Provides little beyond some scenic effects.,
      Author: rsoonsa from Mountain Mesa, California
      A voice-over opening, with Winston Hoch's outstanding camera-work of calf roping and branding on screen, is a promising beginning and describes the setting for this film in 1870s Wyoming Territory, aboil with open range cattle raising and rustling, stimulated by the Territory's Maverick Law which permitted settlers to brand calves as their own if they were not within the confines of deeded property. When the voice-over ends the scenario begins, and that is a pity as it is woeful, approaching unintentional pastiche of the genre, with a fast-moving series of scenes lacking development, motivation and narrative continuity helpful to a viewer. An obvious vehicle for the beautiful Maureen O'Hara, splendid in Technicolor with her flaming red hair and green eyes, the piece unfortunately places her acting shortcomings to the fore, although she does her own stunt work, as is her wont. Alex Nicol is miscast as a laconic sheriff and Alexander Scourby is a bit too elegant for his role as a principal landowner, but William Bishop makes something interesting of his part as the film's primary villain, although his dialogue is no more penetrating than that of any other cast member. The plot deploys O'Hara as Kate Maxwell, a dance hall diva who is set up as proprietress of a saloon by her former lover, Jim Averill (Bishop) so that he may utilize her place of business as a front for rustling cattle, whereupon Kate is rent by her dual attraction to Averill and to the sheriff, who is taking steps to oppose this criminal enterprise. Director Lee Sholem, a straight ahead sort, is not given to varying of moods within his pictures, and that is the case here, resulting in a cursory and literal reading of the puerile script. Edward Stevenson's costumes for O'Hara are striking and appropriate and master make-up artist Bud Westmore does not have his craftsmanship disturbed by her riding and shooting activity, which is of a piece with the others in the colorfully garbed cast, whose raiment is barely disturbed by violent goings-on; indeed, the players often appear to be about to launch into song and dance, turning this affair into a musical of sorts, which might have been an improvement. The film includes the debut of Jeanne Cooper and an early effort of Dennis Weaver, atypically portraying a hard case, and somehow Robert Strauss is included in this one, completely out of place. Despite crisp editing, REDHEAD seems to take a long while arriving at its predictable ending, and although the cast never seems the worse for wear from its exertions, the viewer certainly will be, during this motivationless attempt to cast light upon a significant segment of Western American history.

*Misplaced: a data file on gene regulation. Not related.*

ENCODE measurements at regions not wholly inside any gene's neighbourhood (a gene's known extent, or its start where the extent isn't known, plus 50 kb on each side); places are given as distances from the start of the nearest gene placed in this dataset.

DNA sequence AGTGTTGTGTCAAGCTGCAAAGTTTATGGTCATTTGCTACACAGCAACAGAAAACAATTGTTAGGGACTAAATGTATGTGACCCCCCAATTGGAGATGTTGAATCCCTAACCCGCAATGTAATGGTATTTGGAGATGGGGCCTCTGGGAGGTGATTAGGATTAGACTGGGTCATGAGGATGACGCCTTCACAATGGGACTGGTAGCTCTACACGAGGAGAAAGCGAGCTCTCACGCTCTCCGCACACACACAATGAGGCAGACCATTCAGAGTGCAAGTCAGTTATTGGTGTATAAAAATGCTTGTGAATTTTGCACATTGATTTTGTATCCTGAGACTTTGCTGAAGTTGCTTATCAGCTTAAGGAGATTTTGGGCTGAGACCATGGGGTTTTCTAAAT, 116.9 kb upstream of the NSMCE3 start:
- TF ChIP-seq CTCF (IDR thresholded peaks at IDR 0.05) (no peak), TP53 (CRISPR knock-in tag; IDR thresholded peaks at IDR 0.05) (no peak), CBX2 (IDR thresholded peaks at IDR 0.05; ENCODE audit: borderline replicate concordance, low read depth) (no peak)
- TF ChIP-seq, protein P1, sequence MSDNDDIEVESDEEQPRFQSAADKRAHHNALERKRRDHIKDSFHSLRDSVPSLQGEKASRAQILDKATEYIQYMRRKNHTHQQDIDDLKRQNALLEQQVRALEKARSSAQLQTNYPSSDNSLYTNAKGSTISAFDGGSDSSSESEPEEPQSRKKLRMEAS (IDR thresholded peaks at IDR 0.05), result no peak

Best Wishes
      Keith
      London- England

      The post was edited 4 times, last by ethanedwards ().

    • Re: Maureen O' Hara- The Redhead From Wyoming (1953)

      :wink_smile:

      lasbugas, your photos are stunning!

      That's what the lovely Maureen wrote:

      "Unfortunately, I'm already working on another not very good western The Redhead from Wyoming to Universal. It is disappointing to work on such a bad movie when I receive praise for this most bravura film (The Quiet Man). then I was injured on the set when an extra shot fired too close to me during a shootout scene. I had powder burns on my neck and shoulders and under my arm. I was rushed to hospital from the studio for first aid and remove the powder so that there is no persistent spot on my skin. "

      I really liked this movie. Maureen is really beautiful!

      A short video

      and Original trailer

      Tell me if you have problems to read
      Unconditional's Maureen O'Hara !
      French-English translation: poor !!!
      :blush:

      The post was edited 4 times, last by Romy ().